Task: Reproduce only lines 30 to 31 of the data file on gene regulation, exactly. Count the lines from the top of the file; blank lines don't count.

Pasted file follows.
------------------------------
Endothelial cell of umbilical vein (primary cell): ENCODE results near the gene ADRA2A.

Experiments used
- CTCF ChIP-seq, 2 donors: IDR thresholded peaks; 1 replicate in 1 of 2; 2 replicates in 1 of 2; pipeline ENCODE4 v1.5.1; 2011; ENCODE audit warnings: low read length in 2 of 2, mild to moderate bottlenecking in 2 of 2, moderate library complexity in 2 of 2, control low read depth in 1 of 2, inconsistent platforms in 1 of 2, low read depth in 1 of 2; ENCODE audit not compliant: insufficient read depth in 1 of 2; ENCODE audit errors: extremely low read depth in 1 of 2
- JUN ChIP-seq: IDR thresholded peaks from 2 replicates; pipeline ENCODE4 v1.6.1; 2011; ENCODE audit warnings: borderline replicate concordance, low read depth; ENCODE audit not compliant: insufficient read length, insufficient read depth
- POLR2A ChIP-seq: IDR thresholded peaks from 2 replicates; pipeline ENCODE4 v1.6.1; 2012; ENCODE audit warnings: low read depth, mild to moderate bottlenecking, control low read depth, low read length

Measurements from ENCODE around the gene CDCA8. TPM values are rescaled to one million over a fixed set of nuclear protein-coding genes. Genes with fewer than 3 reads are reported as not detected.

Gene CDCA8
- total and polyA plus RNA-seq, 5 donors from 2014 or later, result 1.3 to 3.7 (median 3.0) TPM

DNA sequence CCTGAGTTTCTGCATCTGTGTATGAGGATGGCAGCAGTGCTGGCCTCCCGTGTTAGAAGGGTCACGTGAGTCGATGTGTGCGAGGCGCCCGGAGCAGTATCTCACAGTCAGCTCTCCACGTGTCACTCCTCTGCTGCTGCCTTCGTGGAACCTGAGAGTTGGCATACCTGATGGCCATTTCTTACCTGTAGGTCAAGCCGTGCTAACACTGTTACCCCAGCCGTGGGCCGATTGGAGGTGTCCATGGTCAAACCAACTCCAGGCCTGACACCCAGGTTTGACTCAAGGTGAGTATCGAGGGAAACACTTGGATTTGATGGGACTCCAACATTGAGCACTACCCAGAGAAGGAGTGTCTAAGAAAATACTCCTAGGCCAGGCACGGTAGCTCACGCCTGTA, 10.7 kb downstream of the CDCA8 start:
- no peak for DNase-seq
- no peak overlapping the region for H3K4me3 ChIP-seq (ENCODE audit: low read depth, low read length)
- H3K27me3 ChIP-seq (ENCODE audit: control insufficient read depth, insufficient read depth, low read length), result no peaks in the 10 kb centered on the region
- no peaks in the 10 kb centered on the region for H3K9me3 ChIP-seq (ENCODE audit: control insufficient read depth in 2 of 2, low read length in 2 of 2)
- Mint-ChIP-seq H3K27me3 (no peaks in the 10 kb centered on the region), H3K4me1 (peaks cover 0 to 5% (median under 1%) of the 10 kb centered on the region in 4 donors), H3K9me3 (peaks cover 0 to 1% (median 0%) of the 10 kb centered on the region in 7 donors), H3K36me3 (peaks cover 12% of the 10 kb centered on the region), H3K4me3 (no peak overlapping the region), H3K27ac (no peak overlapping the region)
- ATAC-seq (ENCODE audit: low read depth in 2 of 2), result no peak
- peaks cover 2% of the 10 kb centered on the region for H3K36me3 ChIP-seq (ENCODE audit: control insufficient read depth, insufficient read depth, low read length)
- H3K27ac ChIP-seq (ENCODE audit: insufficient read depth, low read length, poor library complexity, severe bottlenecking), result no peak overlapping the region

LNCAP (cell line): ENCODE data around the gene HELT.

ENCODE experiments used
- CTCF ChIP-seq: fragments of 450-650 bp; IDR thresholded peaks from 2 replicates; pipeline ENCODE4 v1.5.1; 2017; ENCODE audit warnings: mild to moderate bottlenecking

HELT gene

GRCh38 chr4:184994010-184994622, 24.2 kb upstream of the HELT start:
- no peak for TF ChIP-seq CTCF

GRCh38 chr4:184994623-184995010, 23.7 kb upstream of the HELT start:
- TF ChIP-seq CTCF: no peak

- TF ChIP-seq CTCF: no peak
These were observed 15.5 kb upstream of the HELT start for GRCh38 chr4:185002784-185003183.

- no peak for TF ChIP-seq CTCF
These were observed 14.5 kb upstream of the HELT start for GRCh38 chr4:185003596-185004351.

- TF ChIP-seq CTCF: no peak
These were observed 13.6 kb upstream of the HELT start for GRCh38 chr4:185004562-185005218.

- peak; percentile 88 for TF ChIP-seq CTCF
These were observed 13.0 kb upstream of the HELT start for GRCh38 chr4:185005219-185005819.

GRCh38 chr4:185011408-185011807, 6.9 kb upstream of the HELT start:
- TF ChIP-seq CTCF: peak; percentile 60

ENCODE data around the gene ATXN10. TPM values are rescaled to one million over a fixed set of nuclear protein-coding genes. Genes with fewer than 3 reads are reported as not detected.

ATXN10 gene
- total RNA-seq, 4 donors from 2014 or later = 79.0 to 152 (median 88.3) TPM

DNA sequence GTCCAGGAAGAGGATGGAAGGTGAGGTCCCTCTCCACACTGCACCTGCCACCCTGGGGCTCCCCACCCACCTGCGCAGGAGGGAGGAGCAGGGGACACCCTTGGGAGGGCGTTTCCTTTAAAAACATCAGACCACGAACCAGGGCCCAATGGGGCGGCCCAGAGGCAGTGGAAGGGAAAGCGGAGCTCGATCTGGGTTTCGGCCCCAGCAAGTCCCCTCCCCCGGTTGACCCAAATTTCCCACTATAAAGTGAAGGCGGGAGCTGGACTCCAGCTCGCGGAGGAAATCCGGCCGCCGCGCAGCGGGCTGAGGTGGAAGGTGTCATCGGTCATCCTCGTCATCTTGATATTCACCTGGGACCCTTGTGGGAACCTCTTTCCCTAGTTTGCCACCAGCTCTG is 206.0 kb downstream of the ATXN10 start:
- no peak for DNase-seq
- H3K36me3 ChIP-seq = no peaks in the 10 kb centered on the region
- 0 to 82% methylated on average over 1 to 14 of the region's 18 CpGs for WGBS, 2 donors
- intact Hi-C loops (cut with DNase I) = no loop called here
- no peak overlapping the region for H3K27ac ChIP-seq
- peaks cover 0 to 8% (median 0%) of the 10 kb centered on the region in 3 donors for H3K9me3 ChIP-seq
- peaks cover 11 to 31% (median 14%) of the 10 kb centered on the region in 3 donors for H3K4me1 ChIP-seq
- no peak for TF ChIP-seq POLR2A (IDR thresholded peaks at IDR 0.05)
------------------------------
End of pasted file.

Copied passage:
- TF ChIP-seq CTCF: no peak
These were observed 13.6 kb upstream of the HELT start for GRCh38 chr4:185004562-185005218.